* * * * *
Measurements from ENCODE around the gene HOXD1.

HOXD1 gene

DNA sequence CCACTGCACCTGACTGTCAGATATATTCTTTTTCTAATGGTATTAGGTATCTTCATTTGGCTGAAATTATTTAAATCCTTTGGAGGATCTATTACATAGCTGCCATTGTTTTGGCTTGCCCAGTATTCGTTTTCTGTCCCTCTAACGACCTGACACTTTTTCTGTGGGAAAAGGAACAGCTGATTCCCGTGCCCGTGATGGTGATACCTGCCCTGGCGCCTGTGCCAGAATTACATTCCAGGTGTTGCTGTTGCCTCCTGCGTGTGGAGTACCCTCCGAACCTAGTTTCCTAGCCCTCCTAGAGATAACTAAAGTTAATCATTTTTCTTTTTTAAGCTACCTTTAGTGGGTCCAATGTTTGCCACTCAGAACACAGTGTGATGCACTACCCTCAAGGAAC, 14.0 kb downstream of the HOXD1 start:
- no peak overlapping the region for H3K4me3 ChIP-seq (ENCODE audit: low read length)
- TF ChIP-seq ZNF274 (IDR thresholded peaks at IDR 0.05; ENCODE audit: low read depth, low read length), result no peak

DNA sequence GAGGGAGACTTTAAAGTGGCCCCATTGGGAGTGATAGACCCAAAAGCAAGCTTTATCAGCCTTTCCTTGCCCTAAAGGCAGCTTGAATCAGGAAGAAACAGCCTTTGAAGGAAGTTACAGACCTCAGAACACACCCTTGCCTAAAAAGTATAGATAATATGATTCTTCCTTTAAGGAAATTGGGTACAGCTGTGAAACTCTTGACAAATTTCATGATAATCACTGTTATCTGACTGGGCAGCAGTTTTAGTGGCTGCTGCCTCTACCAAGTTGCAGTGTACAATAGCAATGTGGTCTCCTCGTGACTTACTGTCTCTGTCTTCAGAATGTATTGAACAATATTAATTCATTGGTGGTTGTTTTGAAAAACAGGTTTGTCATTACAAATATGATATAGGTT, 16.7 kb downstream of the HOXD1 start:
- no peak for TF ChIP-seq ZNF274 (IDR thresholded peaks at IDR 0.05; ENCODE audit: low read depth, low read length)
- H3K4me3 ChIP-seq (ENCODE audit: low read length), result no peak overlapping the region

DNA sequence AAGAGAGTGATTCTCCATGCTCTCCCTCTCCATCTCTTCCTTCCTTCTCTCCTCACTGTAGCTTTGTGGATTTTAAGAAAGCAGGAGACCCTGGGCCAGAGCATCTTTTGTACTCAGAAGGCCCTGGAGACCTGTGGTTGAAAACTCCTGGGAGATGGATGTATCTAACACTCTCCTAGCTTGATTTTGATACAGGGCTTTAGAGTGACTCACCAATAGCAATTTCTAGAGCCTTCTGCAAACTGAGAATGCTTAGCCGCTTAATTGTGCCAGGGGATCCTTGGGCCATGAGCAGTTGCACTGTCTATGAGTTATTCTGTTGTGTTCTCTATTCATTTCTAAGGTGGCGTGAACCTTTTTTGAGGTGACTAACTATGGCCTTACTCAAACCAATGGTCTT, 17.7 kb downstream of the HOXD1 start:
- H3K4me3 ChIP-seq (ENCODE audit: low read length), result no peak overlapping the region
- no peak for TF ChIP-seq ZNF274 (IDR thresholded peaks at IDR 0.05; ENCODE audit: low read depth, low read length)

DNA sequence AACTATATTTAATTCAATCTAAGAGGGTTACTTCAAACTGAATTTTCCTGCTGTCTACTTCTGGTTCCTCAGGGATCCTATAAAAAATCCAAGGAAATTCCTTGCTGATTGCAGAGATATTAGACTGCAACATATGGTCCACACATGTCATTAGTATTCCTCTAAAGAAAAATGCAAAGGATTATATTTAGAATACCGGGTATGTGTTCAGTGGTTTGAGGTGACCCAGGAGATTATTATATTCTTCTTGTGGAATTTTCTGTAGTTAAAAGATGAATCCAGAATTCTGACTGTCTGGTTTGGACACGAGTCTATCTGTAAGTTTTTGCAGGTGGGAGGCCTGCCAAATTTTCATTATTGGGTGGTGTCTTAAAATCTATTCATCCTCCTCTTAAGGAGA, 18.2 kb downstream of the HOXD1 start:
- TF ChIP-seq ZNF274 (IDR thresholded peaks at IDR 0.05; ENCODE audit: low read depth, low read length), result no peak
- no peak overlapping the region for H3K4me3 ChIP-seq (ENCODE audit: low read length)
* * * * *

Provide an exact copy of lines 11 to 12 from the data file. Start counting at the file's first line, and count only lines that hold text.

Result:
- no peak for TF ChIP-seq ZNF274 (IDR thresholded peaks at IDR 0.05; ENCODE audit: low read depth, low read length)

DNA sequence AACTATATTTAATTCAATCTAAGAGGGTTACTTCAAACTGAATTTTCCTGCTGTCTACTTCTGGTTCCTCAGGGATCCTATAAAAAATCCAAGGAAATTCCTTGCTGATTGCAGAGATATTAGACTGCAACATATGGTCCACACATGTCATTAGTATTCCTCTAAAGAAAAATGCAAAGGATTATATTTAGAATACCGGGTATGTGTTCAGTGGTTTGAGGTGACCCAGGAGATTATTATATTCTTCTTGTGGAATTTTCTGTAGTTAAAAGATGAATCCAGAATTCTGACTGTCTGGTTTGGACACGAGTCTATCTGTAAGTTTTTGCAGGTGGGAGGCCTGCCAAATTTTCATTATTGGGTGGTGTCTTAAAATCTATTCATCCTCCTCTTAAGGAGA, 18.2 kb downstream of the HOXD1 start: